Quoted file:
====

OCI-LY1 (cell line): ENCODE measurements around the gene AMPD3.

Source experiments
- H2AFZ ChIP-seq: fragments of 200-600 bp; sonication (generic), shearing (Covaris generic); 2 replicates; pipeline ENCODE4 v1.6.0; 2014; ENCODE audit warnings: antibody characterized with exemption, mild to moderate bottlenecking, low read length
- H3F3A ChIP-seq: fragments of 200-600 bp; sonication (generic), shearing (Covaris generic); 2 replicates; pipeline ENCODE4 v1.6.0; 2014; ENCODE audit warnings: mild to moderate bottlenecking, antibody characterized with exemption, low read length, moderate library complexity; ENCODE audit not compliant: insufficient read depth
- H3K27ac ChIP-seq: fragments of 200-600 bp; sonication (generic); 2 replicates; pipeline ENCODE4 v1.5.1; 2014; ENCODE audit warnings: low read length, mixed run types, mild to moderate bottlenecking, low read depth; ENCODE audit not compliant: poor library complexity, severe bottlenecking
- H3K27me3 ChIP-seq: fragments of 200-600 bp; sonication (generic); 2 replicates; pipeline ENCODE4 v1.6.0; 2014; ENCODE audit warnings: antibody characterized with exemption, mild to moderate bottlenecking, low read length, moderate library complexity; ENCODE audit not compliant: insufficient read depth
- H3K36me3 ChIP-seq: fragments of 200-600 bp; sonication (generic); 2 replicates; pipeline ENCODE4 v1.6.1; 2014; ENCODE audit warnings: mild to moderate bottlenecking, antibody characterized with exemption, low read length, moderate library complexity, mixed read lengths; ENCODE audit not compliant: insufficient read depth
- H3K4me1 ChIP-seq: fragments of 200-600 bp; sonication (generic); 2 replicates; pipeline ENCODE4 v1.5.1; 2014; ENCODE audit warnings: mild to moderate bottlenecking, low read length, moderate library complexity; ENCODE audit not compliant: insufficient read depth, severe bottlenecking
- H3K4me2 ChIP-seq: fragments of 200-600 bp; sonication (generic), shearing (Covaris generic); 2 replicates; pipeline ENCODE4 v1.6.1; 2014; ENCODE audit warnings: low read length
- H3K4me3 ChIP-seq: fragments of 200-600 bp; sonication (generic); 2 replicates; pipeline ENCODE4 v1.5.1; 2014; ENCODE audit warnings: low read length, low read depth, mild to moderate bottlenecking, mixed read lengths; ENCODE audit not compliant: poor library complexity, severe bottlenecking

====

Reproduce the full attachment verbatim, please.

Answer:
OCI-LY1 (cell line): ENCODE measurements around the gene AMPD3.

Source experiments
- H2AFZ ChIP-seq: fragments of 200-600 bp; sonication (generic), shearing (Covaris generic); 2 replicates; pipeline ENCODE4 v1.6.0; 2014; ENCODE audit warnings: antibody characterized with exemption, mild to moderate bottlenecking, low read length
- H3F3A ChIP-seq: fragments of 200-600 bp; sonication (generic), shearing (Covaris generic); 2 replicates; pipeline ENCODE4 v1.6.0; 2014; ENCODE audit warnings: mild to moderate bottlenecking, antibody characterized with exemption, low read length, moderate library complexity; ENCODE audit not compliant: insufficient read depth
- H3K27ac ChIP-seq: fragments of 200-600 bp; sonication (generic); 2 replicates; pipeline ENCODE4 v1.5.1; 2014; ENCODE audit warnings: low read length, mixed run types, mild to moderate bottlenecking, low read depth; ENCODE audit not compliant: poor library complexity, severe bottlenecking
- H3K27me3 ChIP-seq: fragments of 200-600 bp; sonication (generic); 2 replicates; pipeline ENCODE4 v1.6.0; 2014; ENCODE audit warnings: antibody characterized with exemption, mild to moderate bottlenecking, low read length, moderate library complexity; ENCODE audit not compliant: insufficient read depth
- H3K36me3 ChIP-seq: fragments of 200-600 bp; sonication (generic); 2 replicates; pipeline ENCODE4 v1.6.1; 2014; ENCODE audit warnings: mild to moderate bottlenecking, antibody characterized with exemption, low read length, moderate library complexity, mixed read lengths; ENCODE audit not compliant: insufficient read depth
- H3K4me1 ChIP-seq: fragments of 200-600 bp; sonication (generic); 2 replicates; pipeline ENCODE4 v1.5.1; 2014; ENCODE audit warnings: mild to moderate bottlenecking, low read length, moderate library complexity; ENCODE audit not compliant: insufficient read depth, severe bottlenecking
- H3K4me2 ChIP-seq: fragments of 200-600 bp; sonication (generic), shearing (Covaris generic); 2 replicates; pipeline ENCODE4 v1.6.1; 2014; ENCODE audit warnings: low read length
- H3K4me3 ChIP-seq: fragments of 200-600 bp; sonication (generic); 2 replicates; pipeline ENCODE4 v1.5.1; 2014; ENCODE audit warnings: low read length, low read depth, mild to moderate bottlenecking, mixed read lengths; ENCODE audit not compliant: poor library complexity, severe bottlenecking